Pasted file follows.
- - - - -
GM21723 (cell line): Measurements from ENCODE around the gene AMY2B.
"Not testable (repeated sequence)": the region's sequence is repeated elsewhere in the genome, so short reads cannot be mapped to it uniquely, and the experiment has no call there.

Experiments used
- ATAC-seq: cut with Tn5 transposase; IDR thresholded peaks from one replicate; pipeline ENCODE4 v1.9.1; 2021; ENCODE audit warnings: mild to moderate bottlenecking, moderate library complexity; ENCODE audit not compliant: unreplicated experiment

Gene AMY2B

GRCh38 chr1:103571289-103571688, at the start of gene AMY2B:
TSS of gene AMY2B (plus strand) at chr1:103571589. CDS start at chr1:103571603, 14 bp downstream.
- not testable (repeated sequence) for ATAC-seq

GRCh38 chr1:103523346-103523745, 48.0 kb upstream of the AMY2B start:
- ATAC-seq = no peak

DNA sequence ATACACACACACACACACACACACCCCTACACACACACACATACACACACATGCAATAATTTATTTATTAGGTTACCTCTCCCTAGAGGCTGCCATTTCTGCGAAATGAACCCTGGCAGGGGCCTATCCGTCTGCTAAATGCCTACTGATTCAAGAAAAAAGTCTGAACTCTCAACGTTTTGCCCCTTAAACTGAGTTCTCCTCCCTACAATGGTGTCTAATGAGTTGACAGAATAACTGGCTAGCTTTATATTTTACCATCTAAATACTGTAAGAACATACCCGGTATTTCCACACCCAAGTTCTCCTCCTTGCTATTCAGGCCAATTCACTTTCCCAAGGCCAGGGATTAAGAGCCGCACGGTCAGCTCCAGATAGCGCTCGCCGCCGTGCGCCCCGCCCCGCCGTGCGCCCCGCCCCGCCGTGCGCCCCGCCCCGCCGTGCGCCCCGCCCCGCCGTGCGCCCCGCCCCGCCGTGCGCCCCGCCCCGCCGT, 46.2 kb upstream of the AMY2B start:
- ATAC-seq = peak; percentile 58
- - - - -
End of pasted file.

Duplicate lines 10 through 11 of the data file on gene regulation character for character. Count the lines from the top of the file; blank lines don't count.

- ATAC-seq = no peak

DNA sequence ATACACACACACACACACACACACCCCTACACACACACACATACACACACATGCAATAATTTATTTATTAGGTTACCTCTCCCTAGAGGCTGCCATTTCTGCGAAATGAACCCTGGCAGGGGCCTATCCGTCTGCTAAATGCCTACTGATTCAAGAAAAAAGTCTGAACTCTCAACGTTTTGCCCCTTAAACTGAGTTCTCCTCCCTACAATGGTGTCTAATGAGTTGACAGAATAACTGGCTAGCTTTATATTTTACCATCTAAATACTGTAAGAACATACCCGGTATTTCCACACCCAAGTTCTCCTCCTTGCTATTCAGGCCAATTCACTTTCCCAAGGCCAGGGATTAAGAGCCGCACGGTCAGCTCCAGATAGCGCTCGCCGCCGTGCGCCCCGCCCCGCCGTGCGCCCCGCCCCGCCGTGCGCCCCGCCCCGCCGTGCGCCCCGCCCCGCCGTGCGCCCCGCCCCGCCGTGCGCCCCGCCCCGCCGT, 46.2 kb upstream of the AMY2B start: